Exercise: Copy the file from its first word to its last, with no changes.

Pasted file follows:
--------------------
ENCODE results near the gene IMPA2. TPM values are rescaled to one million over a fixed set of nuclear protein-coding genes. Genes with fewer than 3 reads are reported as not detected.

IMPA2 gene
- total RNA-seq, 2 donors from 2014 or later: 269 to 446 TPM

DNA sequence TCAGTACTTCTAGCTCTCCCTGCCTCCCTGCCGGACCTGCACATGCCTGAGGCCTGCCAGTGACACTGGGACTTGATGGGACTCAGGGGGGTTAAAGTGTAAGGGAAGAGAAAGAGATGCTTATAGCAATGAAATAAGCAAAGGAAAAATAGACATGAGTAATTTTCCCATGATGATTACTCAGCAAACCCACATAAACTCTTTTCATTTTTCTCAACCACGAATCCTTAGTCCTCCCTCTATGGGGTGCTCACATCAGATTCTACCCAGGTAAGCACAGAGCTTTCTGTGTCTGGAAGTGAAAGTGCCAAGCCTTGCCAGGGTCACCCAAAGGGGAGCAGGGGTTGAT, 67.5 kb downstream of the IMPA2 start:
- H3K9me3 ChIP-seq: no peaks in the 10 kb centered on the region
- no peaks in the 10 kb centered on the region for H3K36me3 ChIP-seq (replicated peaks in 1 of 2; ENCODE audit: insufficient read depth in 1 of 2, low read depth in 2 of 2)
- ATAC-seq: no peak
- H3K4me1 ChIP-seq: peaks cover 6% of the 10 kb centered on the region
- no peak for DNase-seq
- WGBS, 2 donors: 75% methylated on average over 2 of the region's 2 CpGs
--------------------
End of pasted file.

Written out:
ENCODE results near the gene IMPA2. TPM values are rescaled to one million over a fixed set of nuclear protein-coding genes. Genes with fewer than 3 reads are reported as not detected.

IMPA2 gene
- total RNA-seq, 2 donors from 2014 or later: 269 to 446 TPM

DNA sequence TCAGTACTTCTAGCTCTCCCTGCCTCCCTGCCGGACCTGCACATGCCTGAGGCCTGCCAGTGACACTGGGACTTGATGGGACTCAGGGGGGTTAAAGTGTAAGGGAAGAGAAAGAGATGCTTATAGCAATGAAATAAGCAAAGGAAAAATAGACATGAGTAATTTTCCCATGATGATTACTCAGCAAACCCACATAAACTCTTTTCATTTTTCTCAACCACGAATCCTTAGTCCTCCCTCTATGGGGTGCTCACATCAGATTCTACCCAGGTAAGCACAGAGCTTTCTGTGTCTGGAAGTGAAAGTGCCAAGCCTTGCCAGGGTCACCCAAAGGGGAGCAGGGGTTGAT, 67.5 kb downstream of the IMPA2 start:
- H3K9me3 ChIP-seq: no peaks in the 10 kb centered on the region
- no peaks in the 10 kb centered on the region for H3K36me3 ChIP-seq (replicated peaks in 1 of 2; ENCODE audit: insufficient read depth in 1 of 2, low read depth in 2 of 2)
- ATAC-seq: no peak
- H3K4me1 ChIP-seq: peaks cover 6% of the 10 kb centered on the region
- no peak for DNase-seq
- WGBS, 2 donors: 75% methylated on average over 2 of the region's 2 CpGs